Designing for Direct-to-Garment Printing: When designing for DTG, you can think of your garment as the canvas and the design software as your palette. You’ll primarily be using software such as Adobe Photoshop or Illustrator. Photoshop, which deals with raster images (made up of pixels), is perfect for photograph-based or complex multi-colored designs. On the other hand, Illustrator, which deals with vector images (composed of mathematical equations to render graphics), is excellent for designs requiring scalability without losing quality. DTG does not require color separations, so you can create designs with unlimited colors, gradients, and detailed elements. However, it’s crucial to consider the garment color. On darker garments, a white ink underbase may be required for colors to show up vividly. Always ensure your design’s resolution is high (300 DPI is recommended), and the design size matches the print area on the garment.

Designing for Direct-to-Film Printing: Designing for DTF is quite similar to DTG, with the primary difference being that designs must be mirrored before printing. This is because the design is printed onto a film before being heat-transferred onto the fabric. Whether you’re using Photoshop for a pixel-perfect graphic or Illustrator for a crisp, scalable design, always remember to flip your design horizontally before saving. Like DTG, DTF allows for full-color designs, but always consider the type of fabric your design will be printed on as results can vary across different materials.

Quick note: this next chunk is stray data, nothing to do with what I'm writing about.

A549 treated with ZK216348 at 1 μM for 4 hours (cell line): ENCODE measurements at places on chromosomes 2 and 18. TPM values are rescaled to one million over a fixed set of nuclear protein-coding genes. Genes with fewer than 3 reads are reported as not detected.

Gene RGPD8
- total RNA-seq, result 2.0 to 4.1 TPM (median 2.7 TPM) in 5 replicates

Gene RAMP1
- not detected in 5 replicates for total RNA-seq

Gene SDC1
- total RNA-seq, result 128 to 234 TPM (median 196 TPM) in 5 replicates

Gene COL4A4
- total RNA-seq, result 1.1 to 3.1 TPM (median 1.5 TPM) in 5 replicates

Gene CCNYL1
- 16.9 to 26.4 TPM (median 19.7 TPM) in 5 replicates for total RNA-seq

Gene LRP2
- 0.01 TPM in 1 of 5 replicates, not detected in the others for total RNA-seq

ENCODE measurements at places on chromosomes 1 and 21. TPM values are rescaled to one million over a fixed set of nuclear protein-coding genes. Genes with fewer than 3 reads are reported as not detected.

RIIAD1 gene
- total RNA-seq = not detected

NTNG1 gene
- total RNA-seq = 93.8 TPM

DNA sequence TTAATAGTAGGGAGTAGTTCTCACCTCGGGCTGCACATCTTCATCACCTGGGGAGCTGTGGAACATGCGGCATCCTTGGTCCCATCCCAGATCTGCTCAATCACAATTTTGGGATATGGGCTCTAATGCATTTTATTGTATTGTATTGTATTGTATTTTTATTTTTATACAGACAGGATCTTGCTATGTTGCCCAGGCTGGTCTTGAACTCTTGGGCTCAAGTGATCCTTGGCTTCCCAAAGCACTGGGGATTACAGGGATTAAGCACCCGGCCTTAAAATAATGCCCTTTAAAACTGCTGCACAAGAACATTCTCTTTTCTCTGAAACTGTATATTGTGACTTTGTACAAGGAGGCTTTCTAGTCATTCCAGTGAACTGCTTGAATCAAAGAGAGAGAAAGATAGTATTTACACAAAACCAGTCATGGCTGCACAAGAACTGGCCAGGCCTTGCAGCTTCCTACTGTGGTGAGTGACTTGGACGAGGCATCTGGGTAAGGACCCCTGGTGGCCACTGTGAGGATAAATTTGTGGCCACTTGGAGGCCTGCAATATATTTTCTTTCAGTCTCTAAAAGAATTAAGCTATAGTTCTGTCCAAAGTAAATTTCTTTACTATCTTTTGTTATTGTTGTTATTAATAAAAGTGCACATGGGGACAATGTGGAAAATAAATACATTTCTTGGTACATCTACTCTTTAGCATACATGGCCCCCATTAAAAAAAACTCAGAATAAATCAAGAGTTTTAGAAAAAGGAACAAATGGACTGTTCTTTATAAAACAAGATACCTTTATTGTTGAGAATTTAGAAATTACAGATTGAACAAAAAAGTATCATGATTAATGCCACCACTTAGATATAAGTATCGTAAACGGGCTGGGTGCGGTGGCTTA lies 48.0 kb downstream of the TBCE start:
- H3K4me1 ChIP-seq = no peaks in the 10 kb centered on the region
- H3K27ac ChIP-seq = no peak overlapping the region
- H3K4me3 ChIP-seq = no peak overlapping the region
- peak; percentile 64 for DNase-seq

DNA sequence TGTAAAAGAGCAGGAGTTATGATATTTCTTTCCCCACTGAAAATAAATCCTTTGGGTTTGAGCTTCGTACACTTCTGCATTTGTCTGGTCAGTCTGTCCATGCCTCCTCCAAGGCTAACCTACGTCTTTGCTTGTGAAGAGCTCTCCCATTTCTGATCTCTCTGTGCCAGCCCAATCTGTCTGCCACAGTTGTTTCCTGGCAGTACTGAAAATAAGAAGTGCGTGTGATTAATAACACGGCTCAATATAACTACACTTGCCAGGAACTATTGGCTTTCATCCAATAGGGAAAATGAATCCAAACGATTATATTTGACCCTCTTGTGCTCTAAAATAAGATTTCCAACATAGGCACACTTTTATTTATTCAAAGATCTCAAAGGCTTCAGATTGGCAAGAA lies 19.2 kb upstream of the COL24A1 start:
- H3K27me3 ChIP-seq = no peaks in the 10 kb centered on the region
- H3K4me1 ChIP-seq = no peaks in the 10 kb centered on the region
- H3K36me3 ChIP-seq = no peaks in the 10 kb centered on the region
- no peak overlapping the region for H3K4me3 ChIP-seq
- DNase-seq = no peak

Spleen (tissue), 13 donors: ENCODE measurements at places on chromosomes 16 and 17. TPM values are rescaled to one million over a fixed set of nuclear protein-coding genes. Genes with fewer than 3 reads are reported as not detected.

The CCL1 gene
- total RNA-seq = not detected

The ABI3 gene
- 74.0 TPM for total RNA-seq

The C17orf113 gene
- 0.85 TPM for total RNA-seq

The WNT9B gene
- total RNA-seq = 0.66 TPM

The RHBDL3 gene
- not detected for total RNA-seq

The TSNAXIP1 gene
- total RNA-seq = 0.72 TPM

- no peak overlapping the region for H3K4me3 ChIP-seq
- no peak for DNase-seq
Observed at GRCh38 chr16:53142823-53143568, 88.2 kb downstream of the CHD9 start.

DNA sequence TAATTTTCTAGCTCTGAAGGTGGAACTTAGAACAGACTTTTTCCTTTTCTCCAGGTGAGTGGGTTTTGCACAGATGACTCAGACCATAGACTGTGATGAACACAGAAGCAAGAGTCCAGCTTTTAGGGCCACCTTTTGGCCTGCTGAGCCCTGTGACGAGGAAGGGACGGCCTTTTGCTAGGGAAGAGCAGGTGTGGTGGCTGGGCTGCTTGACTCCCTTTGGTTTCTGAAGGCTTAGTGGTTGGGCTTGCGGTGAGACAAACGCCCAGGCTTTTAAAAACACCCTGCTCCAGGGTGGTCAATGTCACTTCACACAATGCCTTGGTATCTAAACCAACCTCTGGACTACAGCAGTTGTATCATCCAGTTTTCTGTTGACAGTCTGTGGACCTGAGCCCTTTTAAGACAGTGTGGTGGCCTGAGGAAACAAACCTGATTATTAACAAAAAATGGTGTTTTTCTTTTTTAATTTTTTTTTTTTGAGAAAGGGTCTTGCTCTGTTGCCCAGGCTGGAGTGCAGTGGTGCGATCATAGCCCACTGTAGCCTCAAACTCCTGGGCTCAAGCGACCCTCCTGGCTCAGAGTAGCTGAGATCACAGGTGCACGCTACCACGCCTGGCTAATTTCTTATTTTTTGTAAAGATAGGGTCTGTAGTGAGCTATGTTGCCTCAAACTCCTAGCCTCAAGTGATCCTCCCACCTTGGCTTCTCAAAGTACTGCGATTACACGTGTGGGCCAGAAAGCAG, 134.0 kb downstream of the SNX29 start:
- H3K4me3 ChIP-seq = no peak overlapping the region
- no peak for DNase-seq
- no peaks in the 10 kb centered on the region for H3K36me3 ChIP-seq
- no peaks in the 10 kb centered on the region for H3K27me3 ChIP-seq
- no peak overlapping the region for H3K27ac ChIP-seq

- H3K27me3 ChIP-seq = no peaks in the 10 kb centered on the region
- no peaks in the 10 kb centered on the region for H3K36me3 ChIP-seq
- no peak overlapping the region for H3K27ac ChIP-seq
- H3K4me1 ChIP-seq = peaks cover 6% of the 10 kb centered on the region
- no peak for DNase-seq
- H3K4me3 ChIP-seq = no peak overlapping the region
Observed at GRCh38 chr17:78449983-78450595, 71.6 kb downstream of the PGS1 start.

Designing for Screen Printing: Designing for screen printing is a bit different and can be more complex due to color limitations and the need for color separations. For multicolor designs, each color must be isolated and printed onto its own film to create screens for printing. Software such as Adobe Illustrator is typically used for this process due to its powerful color separation features. For instance, if you have a logo design in Illustrator that uses four colors, you’ll need to create four separate layers – one for each color. Each layer will then be printed onto a separate film positive, which will be used to create the screens for printing. With screen printing, fewer colors generally mean a more cost-effective project. If your design requires a lot of colors, consider using halftones (a pattern of small dots that can simulate different shades of color) to reduce the number of screens needed. Screen printing excels at bold, vibrant designs with solid colors, so keep that in mind when creating your artwork.